Brain Café - 2011


Mental Timetraveling: When the brain dreams of christmas

Dr. Julia Weiler, Neuropsychology, Faculty of Psychology

Timetraveling is more than science-fiction. Our brain carries us to other times and to other places all the time. For example we can recall last Christmas vividly and we also have a colourful picture of our next Christmas. Recent research shows that in the brain there are similar regions active when we look in the past or in the future. How does the brain manage then to distinguish between past and future thoughts? Examinations with functional magnetic resonance therapy as well as with people who suffered a stroke give first answers to these questions.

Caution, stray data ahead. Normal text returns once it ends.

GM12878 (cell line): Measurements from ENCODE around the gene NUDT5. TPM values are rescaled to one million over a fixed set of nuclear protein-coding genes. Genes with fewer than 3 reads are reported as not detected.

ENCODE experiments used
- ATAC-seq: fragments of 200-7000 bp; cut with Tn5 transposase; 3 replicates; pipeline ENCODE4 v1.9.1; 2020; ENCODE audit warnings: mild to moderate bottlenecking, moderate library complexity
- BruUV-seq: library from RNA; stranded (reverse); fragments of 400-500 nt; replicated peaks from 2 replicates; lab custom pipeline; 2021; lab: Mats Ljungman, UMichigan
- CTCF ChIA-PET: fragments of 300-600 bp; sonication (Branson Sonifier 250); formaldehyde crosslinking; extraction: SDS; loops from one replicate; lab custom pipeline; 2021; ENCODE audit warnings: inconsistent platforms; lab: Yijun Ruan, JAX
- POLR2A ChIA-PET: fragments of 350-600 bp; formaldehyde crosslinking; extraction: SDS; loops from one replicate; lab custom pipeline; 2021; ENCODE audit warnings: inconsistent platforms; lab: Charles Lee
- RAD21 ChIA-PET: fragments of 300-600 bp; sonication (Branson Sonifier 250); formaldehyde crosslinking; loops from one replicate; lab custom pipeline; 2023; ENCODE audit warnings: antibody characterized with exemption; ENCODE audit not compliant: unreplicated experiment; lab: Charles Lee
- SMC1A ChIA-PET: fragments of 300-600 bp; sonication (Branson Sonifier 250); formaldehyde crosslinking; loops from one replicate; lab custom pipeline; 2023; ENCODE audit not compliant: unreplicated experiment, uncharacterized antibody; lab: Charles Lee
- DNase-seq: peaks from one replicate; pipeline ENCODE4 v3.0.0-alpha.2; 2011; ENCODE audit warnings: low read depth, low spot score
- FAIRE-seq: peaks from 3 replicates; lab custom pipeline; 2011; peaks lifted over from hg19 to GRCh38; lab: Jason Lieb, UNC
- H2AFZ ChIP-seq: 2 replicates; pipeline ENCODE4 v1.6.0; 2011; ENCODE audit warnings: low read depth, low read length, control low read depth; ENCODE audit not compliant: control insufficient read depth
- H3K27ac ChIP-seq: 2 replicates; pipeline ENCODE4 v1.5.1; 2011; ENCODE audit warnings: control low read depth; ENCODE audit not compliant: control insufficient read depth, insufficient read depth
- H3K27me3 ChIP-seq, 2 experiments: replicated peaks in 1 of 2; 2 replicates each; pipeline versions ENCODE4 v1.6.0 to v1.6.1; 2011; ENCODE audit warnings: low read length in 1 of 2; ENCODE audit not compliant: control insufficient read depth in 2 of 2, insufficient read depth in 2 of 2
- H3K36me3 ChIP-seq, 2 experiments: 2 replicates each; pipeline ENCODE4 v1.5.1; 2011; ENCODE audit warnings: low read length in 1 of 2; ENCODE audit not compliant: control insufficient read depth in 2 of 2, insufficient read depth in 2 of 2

Download audio podcast (86 MB | 37:25 min) (in German)


How does the brain control our reactions?

Dr. Christian Beste, Biopsychology, Faculty of Psychology

During our normal life we are always caught in a cross-fire of sensory stimulations. Going shopping we might see a nice jacket in a shop window, while at the end of the road a neighbour emerges waving to us. At the same time we realize how hungry we are and that there lies a smell of fresh bread in the air. How does our brain decide which stimuli are important for us and how we should react? Dr. Christian Beste's lecture gives answers to these questions and explains which tricks can be used to choose the right stimulus and if some people are better than others in doing this.


The discovery of slowness: A concept of self-organisation in the brain

Prof. Dr. Laurenz Wiskott, Institut for Neuroinformatics